The Apostrophe’s What?

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Apostrophes are used to show that something is missing. That’s it. No magic, nothing difficult, no reason to worry: their job is to mark a gap. They are never, ever used for plurals.
If you read, He went to speak to the dog’s, you would – and should – ask, the dog’s what? That’s how you know it’s wrong: if you can ask what? and expect an answer – the dog’s owner – then it’s not a plural, it’s a possessive. If the man went to speak to the dogs, you wouldn’t be prompted to ask what. That, which, who – you could add all of those and more, but not what.
The woodsman cut down the tree’s. The tree’s what? What part of the tree? The woodsman cut down the trees.
Keeping up with the Jones’s. The Jones’s what? Their speed-walking butler? Keeping up with the Joneses.

1. Contractions
They are used when to be, to have and to do are shortened. We’ve grown lazy; we join the verb to the pronoun and knock out a bit from the middle for speed.
I’m, he’s, she’s – that’s elision: shunting two words together and losing a little in the process. When we speak, context explains what’s intended; on the page, the apostrophe has been invented to do the job.
It’s – ‘it is’ or ‘it has’. How do you know which is referred to? It’s in the context. It’s correct – it is correct; it’s been done correctly – it has been done correctly.
That’s, there’snever used for that was, there was.
They’re, we’re, you’re – They are, we are, you are. Again, not used for they were, we were, you were.
I’ve, we’ve, you’ve – I have, we have, you have.
I’d, we’d, I didn’t, he hadn’t, we wouldn’t – you get the picture.
I’d could be I had, I would – I’d have had the fish if I’d known the soup would be so bad. You’d have done the same.
To recap: if you’re squashing two words into one, something has got to go – otherwise why bother? – and the apostrophe is the symbol that marks the gap and the change in sound that results.

2. They signify possessives.
The dog’s dinner. The cat’s pyjamas— the dinner of the dog, the pyjamas of the cat. What’s missing is ‘of the’, and the thing that is possessed has been moved from before the owner to after it. The sentence is shorter as a result, which is the whole point.
It doesn’t matter whether the object being possessed is singular or plural: it’s the owner’s number that governs the apostrophe.
If there were multiple dogs and cats, the apostrophe would move along a little.
The dogs’ dinner was put in their bowl; the cats’ pyjamas were stripy: the dinner of the dogs, the pyjamas of the cats. You don’t add another ‘s’ after the apostrophe: we don’t say the dogs’s dinner.
The dogs’ dinners were put in their bowls – the dinners of the dogs. The cats’ pyjamas – doesn’t change, because pyjamas is a plural noun (though the cats’ pyjama trousers).
The child’s toys – the toys of the child.
The children’s toys – the toys of the children. It would be wrong to write ‘the childrens’ toys, because you wouldn’t say the toys of the childrens. What happens before the apostrophe has to be able to stand as a word in its own right. The children’s rocking horse – the rocking horse that is shared by the various children.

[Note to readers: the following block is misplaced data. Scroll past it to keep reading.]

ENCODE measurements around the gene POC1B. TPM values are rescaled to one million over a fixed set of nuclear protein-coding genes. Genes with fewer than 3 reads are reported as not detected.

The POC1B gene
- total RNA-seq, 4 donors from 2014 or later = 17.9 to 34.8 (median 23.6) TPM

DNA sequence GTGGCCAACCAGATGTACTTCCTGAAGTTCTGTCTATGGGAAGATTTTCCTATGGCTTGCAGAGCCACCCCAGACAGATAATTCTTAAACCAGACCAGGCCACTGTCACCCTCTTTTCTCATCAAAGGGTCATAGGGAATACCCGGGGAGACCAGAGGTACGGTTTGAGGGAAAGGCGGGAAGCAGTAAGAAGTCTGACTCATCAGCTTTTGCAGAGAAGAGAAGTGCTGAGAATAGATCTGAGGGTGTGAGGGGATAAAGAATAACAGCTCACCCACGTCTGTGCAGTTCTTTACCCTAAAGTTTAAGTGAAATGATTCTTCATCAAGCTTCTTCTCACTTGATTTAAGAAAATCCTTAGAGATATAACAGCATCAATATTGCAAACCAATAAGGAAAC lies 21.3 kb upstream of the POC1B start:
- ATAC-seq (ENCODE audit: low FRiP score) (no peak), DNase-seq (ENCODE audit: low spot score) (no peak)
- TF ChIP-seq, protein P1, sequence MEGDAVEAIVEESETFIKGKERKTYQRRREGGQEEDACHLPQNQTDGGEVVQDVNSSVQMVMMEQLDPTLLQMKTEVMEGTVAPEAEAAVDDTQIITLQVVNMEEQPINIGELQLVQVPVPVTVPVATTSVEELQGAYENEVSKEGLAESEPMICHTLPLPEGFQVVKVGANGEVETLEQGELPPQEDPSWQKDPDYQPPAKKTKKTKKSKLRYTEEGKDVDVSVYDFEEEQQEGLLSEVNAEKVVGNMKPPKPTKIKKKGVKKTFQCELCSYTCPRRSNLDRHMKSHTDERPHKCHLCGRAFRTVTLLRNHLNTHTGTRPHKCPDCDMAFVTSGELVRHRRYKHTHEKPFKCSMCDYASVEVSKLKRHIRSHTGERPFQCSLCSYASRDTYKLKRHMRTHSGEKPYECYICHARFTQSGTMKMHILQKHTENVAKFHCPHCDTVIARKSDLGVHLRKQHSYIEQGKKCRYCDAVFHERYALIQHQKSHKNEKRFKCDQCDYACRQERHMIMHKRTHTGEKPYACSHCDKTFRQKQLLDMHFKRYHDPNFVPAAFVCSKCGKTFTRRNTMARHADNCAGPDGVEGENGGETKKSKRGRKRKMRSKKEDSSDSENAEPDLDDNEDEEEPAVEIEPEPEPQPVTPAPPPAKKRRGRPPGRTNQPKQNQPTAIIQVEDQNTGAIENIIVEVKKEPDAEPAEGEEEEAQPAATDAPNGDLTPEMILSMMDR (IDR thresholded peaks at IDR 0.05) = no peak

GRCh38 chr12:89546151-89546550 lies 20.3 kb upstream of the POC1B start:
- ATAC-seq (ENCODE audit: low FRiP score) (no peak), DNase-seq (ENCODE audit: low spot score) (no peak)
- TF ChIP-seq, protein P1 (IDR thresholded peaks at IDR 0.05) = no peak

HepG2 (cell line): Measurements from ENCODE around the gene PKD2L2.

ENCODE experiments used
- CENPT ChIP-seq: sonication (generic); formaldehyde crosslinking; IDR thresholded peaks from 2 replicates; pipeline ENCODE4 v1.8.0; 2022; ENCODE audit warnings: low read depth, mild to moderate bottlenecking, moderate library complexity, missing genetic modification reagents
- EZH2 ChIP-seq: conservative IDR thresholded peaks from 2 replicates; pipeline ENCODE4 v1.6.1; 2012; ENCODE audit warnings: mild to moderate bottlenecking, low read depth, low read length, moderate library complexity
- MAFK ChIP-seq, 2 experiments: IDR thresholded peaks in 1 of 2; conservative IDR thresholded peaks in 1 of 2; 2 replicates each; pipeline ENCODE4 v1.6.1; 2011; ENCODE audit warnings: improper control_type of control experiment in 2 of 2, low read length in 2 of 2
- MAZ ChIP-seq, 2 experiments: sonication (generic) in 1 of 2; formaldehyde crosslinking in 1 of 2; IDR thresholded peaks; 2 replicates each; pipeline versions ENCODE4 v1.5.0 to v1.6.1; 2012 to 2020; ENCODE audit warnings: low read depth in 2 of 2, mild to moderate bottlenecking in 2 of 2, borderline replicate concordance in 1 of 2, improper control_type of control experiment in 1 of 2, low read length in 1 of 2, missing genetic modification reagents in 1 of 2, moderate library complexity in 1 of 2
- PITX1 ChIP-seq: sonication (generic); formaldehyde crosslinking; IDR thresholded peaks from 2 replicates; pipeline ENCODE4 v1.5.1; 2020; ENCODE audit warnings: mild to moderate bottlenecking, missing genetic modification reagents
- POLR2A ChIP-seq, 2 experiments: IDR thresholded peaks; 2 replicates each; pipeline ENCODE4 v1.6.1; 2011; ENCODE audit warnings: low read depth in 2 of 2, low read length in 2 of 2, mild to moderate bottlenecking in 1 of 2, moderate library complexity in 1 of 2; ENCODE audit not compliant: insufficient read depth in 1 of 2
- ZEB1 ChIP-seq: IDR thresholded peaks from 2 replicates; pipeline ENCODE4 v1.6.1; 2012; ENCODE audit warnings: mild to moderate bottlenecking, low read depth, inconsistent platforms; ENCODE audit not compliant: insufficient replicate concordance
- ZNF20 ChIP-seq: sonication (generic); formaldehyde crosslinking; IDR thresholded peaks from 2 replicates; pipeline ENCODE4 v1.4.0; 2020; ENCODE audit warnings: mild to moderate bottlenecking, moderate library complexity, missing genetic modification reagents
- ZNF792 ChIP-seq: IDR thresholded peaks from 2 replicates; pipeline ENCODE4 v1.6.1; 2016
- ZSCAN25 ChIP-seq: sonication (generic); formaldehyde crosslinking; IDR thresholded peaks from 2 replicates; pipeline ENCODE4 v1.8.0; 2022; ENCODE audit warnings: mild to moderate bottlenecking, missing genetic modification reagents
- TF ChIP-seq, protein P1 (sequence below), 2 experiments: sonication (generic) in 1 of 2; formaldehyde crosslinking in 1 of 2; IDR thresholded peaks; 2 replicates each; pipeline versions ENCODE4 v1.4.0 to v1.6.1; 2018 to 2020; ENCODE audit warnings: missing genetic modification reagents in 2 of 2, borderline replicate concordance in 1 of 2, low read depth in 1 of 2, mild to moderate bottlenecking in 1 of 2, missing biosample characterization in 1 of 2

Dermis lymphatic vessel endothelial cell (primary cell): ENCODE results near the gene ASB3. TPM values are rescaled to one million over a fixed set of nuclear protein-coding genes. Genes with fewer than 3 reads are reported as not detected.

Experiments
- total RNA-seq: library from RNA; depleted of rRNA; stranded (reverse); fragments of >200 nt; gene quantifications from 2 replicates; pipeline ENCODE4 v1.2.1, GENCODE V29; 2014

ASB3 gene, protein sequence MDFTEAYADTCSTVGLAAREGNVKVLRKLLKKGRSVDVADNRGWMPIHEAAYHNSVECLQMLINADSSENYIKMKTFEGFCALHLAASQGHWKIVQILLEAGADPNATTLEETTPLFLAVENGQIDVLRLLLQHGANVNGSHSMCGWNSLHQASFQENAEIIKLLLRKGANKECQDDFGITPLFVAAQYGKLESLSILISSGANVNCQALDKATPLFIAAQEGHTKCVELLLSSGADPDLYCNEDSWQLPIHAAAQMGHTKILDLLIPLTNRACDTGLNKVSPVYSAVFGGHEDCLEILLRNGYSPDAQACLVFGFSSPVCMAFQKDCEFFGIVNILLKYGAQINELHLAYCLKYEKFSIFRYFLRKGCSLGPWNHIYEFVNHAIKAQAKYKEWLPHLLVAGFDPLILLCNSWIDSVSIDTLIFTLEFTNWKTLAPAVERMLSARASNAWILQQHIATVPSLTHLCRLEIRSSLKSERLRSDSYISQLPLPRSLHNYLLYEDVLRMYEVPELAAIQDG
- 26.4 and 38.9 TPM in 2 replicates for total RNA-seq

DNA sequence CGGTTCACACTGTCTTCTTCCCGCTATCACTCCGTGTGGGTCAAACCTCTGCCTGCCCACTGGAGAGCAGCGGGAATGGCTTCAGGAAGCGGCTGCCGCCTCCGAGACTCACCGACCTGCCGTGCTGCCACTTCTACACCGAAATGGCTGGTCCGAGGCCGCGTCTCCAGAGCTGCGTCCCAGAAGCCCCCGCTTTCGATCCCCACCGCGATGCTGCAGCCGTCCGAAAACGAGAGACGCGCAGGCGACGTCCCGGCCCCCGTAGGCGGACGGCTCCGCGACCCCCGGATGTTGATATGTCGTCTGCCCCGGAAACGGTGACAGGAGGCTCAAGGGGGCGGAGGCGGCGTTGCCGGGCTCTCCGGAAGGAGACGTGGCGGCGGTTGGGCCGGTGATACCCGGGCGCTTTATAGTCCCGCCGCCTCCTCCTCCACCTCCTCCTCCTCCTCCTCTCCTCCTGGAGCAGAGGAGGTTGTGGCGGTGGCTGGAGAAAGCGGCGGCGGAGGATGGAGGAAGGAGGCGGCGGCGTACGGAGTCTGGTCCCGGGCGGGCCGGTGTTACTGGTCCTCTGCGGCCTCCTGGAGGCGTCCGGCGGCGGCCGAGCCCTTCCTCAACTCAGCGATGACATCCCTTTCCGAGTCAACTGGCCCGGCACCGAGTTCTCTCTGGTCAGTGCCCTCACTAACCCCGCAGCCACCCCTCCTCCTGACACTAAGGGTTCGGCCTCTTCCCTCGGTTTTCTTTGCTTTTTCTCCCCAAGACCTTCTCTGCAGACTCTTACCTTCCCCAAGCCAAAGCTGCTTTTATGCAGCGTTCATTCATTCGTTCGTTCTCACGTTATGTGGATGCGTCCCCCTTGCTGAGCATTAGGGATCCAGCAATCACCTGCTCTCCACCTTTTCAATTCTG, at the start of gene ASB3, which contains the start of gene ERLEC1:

The woman’s car – the car of/belonging to the woman.
The women’s car – the car of the women.
The women’s cars – the cars of the women.

2A (for Anomalies)
Its own right: here is a possessive that doesn’t take an apostrophe; if it did, it would be the same as it’s, which it isn’t. The same applies to hers, ours, yours and theirs – these possessive pronouns have come to be complete on their own.

3 Individually and collectively
The sister and brother’s cats; the sister’s and brother’s cats. The first says that the cats belong to both the sister and the brother; the second says that the sister and the brother each have cats, but they’re not under shared ownership.
The sisters’ and brothers’ cats – the cats belonging to the sisters and the cats belonging to the brothers; the sisters and brothers’ cats – the cats belonging jointly to the sisters and brothers.
My sister’s cat’s pyjamas — the pyjamas of the cat owned by my sister.
Shakespeare’s comedies; Chaucer’s and Shakespeare’s comedies – not Chaucer and Shakespeare’s comedies, because they didn’t co-write them; they didn’t share ownership.
The King’s daughter, but the King of Spain’s daughter – the first is the daughter of the King, the second specifically the daughter of the King of Spain.

If the singular noun ends in s, it’s pretty much up to your ear to say how you use the apostrophe:
Rabies’ effects are disastrous, not rabies’s effects.
The scissors’ handles, not the scissors’s handles, nor the scissor’s handles
The bus’s brakes didn’t work – you would say it, so punctuate it that way.

5. Extras
Apostrophes crop up in other places too.
Let’s – an elision of let us in common speech.
Can’t, didn’t, won’t, wouldn’t – contraction of cannot, did not, will not, would not.
One o’clock – one of the clock, an archaic way of telling the time which we still use but without knowing it, because the contraction has replaced the original phrase and become the norm.
He OD’d on heroine. When an abbreviation is being used as a verb, you don’t write he ODed, or OD’ed, which would sound wrong if you pronounced it: odeeded. You’d say he odeed – so OD’d.

6. To recap: Never use it in a plural: and if you see one, ask it what it’s doing there.

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About Lorraine Swoboda

Author of Mrs Calcott's Army. I write about the creation of a novel. It's a complete mystery, but I've done it. I also write about the basic building blocks of writing - grammar, punctuation, and those niggling things that you know don't sound quite right but you can't work out why. Writing is 20% inspiration, 40% perspiration, and 40% staring at the screen wondering what I pressed to make it do that.

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